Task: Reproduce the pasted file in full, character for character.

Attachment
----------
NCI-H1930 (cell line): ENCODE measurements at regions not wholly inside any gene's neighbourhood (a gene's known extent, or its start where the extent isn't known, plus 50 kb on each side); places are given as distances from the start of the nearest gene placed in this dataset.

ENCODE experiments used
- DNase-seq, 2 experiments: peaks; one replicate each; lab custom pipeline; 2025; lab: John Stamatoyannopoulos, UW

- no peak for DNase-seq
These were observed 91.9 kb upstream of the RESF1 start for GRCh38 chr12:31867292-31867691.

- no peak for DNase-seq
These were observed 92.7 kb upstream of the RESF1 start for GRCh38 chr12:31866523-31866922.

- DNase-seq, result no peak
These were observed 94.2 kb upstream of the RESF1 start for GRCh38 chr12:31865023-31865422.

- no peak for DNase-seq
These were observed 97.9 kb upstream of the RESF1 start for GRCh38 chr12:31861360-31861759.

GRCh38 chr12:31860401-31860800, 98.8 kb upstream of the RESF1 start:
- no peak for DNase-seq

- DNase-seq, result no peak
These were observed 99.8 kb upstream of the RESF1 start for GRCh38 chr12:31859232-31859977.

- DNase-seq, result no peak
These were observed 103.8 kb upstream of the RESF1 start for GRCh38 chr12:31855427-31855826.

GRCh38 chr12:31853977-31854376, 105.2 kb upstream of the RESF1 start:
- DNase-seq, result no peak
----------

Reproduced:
NCI-H1930 (cell line): ENCODE measurements at regions not wholly inside any gene's neighbourhood (a gene's known extent, or its start where the extent isn't known, plus 50 kb on each side); places are given as distances from the start of the nearest gene placed in this dataset.

ENCODE experiments used
- DNase-seq, 2 experiments: peaks; one replicate each; lab custom pipeline; 2025; lab: John Stamatoyannopoulos, UW

- no peak for DNase-seq
These were observed 91.9 kb upstream of the RESF1 start for GRCh38 chr12:31867292-31867691.

- no peak for DNase-seq
These were observed 92.7 kb upstream of the RESF1 start for GRCh38 chr12:31866523-31866922.

- DNase-seq, result no peak
These were observed 94.2 kb upstream of the RESF1 start for GRCh38 chr12:31865023-31865422.

- no peak for DNase-seq
These were observed 97.9 kb upstream of the RESF1 start for GRCh38 chr12:31861360-31861759.

GRCh38 chr12:31860401-31860800, 98.8 kb upstream of the RESF1 start:
- no peak for DNase-seq

- DNase-seq, result no peak
These were observed 99.8 kb upstream of the RESF1 start for GRCh38 chr12:31859232-31859977.

- DNase-seq, result no peak
These were observed 103.8 kb upstream of the RESF1 start for GRCh38 chr12:31855427-31855826.

GRCh38 chr12:31853977-31854376, 105.2 kb upstream of the RESF1 start:
- DNase-seq, result no peak